The lights of the show mainly come from the ground, leaving musicians partially in the shadows. They mainly used blue and red lights, not very strong and warm, that further reinforces the dim atmosphere already established.

Here is the setlist that they played tonight (I feel like I miss a song though):

  1. L’Ascension
  2. A New Order
  3. The Renegade Son
  4. A Sheep Among the Wolves
  5. The Incandescent March
  6. The Crowning
  7. Au Bord du Gouffre

They truly are masters of their craft, and the ritualistic approach of their music, which is a frequent component of black metal, even in its more modern forms, is emphasized by the building in which we were.

One may not think of ever going to a black metal in a historical building such as Montbéliard’s theater, and yet it is a perfect setting for music such as black metal. Recently, polish death/black metal band BEHEMOTH played in a church in their home country for a live-streamed show. Many have praised this concept because of the blasphemy it represents, inverted crosses and a ritual through a music often associated with Satan. I think that fans may miss the point. There is more to say about such events.

A theater is not entirely different from a church, as even if it is not the house of God, it is home to many classical pieces being represented, music and plays that are very different from black metal. Our classical literary and musical legacies are full of religious references, and the theater is, like the church, a very quiet place in which the performance is being witnessed at like a preaching, in great silence, without movement (whereas extreme metal concerts are associated with headbanging, moshing and related stuff).

The passion, time and dedication that people put into black metal is not so different than the one that believers put in their faith. The vocabulary found there has often religious connotations (mass, sermon, ritual), and the darkness of black metal is not so different from the fear of God, or of the Devil, in which religious texts show all the negativity they could ever create. Black metal isn’t funny, just like these texts. And lyrically, RLHT is right on point. It is about failure, the Fall, and divine punishment. Believers may seek salvation and respite from the fear of God through preaching in a church, and black metal fans could just as well find their salvation in the cathartic destructivity of their favorite genre, which is then followed in a similar religious manner. As Gregorian chants resonated through the walls of every sacred home and every theater of the world, whether for artistic or religious purposes, because men built the buildings in which these performances were held with a sacred vision befitting of His Holiness. Then why wouldn’t black metal be the perfect contemporary music for such edifices?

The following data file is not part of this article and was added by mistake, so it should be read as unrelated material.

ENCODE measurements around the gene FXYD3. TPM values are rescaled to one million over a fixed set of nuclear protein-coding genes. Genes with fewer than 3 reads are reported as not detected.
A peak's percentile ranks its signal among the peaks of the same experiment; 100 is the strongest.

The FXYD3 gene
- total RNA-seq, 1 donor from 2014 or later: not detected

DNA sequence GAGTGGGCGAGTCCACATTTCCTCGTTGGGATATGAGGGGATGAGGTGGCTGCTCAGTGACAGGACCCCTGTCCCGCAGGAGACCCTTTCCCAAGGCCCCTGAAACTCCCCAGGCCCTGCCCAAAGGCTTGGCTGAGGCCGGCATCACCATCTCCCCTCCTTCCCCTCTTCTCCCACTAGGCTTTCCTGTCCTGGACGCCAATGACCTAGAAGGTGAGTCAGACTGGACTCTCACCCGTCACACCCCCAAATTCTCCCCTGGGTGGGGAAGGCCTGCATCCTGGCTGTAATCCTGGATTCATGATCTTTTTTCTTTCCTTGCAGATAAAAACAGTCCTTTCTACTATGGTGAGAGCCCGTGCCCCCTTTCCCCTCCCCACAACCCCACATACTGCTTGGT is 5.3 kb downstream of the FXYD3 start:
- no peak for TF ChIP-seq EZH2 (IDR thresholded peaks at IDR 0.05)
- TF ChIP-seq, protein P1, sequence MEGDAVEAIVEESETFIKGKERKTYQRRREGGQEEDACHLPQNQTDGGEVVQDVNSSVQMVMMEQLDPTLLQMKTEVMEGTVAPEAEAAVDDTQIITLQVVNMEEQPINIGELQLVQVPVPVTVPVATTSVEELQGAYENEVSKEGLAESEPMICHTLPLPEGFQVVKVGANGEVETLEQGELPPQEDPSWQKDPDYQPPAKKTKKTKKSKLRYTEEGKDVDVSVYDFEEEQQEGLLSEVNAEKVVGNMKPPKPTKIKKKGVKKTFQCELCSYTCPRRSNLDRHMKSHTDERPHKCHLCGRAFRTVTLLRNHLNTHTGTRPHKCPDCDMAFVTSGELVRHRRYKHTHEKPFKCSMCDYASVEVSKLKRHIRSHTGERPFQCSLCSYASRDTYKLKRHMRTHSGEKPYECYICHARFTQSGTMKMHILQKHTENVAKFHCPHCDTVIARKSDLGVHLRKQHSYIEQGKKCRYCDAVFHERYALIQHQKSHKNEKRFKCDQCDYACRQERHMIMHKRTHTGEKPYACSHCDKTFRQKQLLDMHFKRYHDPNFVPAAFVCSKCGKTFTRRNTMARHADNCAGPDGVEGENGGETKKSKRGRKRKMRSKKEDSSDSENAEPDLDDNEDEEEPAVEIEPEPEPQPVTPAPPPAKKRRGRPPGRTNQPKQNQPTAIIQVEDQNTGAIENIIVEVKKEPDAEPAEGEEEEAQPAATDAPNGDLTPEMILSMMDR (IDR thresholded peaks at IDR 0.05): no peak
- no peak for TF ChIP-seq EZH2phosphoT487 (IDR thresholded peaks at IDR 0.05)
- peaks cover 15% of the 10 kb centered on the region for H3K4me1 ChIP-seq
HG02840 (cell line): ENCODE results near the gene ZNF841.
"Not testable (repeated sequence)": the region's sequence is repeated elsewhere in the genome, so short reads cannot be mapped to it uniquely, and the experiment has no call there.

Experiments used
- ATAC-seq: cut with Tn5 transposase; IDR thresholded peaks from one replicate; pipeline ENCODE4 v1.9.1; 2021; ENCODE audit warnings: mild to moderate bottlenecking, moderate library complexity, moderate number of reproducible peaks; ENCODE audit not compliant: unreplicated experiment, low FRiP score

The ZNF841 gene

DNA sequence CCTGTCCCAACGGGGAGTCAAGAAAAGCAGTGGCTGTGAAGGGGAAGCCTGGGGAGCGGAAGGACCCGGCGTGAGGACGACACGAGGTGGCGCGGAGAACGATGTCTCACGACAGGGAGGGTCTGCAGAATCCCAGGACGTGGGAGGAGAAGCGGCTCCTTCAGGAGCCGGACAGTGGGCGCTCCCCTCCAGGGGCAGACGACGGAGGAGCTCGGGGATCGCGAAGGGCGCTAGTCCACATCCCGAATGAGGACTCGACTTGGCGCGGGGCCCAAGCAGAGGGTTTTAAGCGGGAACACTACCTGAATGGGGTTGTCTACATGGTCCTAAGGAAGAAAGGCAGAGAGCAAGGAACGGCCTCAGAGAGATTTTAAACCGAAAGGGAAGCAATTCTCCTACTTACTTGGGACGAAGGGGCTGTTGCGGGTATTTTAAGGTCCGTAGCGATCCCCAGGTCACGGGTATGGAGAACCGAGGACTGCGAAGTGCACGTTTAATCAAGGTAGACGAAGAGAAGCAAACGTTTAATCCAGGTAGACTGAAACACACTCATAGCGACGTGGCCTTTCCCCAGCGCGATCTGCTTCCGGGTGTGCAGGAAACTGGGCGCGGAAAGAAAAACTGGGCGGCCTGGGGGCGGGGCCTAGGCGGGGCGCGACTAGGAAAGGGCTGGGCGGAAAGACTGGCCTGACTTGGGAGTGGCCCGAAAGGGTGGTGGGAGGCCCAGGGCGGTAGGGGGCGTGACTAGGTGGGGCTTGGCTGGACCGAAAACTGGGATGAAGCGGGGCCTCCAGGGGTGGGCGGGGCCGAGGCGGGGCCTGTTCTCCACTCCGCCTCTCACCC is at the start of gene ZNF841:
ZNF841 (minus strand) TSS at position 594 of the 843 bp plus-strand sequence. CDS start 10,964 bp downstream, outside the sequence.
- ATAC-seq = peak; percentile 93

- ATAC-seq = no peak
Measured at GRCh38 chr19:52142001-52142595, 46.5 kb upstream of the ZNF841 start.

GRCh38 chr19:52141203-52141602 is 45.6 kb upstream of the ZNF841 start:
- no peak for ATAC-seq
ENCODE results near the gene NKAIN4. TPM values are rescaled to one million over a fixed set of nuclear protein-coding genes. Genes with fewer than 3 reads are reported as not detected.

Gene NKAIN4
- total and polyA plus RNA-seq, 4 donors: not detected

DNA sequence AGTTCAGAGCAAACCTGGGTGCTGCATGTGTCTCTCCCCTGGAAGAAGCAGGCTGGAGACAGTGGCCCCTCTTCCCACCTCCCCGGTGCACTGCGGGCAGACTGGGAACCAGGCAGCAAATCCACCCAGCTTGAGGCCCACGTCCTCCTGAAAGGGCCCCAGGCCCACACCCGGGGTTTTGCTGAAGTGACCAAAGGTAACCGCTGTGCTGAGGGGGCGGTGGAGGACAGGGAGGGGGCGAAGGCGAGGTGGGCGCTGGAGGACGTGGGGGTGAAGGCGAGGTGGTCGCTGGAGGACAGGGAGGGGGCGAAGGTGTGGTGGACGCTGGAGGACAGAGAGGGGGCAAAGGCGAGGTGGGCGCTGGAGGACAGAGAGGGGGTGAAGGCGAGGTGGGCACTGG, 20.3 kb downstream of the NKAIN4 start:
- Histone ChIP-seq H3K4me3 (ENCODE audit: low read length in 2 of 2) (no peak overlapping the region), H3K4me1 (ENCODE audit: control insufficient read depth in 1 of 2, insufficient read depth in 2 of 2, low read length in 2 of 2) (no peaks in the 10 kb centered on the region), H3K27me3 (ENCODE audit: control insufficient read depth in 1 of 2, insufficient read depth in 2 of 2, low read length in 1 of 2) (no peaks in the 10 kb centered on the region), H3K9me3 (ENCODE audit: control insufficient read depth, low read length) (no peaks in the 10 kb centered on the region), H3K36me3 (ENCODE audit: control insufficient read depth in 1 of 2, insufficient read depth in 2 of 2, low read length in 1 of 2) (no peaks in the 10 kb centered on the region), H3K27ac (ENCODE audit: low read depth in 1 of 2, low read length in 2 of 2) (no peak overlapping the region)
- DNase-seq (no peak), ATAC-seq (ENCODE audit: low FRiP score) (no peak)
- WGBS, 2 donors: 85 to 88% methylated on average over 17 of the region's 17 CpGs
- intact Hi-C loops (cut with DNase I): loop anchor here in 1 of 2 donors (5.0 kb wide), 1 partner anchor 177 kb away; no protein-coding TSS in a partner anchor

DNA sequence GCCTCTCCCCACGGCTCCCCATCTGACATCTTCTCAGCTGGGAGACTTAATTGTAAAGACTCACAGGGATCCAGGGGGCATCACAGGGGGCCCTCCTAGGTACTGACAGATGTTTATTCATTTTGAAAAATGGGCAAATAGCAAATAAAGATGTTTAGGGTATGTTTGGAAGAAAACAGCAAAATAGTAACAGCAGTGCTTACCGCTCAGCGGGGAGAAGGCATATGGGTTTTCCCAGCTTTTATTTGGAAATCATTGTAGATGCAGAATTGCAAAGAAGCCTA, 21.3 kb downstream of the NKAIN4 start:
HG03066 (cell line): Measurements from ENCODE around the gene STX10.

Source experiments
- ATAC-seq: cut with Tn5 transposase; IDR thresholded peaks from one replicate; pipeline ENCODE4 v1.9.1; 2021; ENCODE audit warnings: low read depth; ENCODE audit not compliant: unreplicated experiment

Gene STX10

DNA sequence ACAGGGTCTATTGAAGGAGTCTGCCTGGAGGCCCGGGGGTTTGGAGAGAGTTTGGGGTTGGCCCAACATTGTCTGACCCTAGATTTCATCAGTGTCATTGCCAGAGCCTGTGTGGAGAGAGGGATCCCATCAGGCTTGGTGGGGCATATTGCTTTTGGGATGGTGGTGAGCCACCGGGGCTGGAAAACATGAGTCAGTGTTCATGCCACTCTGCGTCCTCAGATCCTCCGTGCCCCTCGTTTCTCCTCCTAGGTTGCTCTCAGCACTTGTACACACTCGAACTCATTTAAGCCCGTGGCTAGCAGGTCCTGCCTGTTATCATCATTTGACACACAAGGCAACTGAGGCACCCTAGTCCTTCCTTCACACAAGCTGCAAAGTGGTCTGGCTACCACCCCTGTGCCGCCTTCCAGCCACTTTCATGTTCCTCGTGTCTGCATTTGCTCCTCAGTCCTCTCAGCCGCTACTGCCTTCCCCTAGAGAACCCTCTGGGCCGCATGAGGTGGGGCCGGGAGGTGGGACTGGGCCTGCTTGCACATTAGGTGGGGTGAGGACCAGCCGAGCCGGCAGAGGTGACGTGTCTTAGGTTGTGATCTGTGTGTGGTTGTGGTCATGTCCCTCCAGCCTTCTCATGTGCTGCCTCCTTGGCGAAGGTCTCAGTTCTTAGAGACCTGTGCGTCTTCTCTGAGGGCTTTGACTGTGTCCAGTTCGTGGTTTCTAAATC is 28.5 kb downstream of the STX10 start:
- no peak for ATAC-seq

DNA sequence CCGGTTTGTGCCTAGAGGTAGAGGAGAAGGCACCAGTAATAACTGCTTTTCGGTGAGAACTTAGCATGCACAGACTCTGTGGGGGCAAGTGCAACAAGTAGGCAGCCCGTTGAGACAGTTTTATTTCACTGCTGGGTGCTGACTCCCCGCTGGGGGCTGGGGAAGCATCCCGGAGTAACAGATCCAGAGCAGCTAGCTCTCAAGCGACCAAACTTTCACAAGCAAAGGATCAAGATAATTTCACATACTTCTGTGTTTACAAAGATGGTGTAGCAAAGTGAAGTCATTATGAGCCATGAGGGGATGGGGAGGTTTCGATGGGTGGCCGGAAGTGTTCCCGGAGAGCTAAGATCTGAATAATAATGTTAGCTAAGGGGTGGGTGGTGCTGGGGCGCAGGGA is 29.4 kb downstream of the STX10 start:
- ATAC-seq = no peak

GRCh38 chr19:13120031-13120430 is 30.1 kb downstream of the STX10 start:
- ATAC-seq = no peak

Black metal fans are no different from religious fanatics. They put their heart, flesh and bone into the music, and come to their black masses to transcend apart of their living vessel of flesh. Black metal can resonate in its full soulfulness only in a place that is sacred, old, and that shines with this cultural legacy that made ancient architecture so special.

So, in fact, promoting desecration in those places where no one would have ever dared to play black metal, is simplistic. While it is true that black metal often has an anti-systemic and anti-religious message, and has built its roots upon that idea of blasphemy, it is in the end only another way of believing, which was built off of religion itself. Isn’t Satan just the other side of the coin? I believe that these historical buildings which behold the soul of God are actually the best places to conduct a ritualistic black metal concert because they epitomize the feeling that this black metal following has become like a religion. Needed to feel better and to be able to move forward in this decaying world, even if this music maintains us only through its negativity. A religion which points towards the fact that there is none. As Nietzsche wrote, “God is dead”. But still we need ways to move on with this life.

My thinking has gone places. My apologies. Anyway, I meant to say that the concert was amazing, and you should go see RLHT live whenever they come close to your place. They will play in Dijon, my home, on November 27. Be there. And on the 28th in Macon, further South in Burgundy. The band is playing a bunch of other shows in France throughout the end of 2020 (if all goes well) and one show in Berlin, Germany, on December 10. Check dates below:

If you like their music, go check their label, SEASON OF MIST.


Follow SVART CROWN on Facebook

See you some other day for a new text. I’m sorry if this one feels a little dense, my thoughts have gone in every direction while writing it.


I love black metal, and I love fish. That may seem unrelated to music, but you may sooner or later understand that there's a link between the two. I will write on Skull News review articles and other stuff, I hope you'll enjoy them. And by the way, I'm French !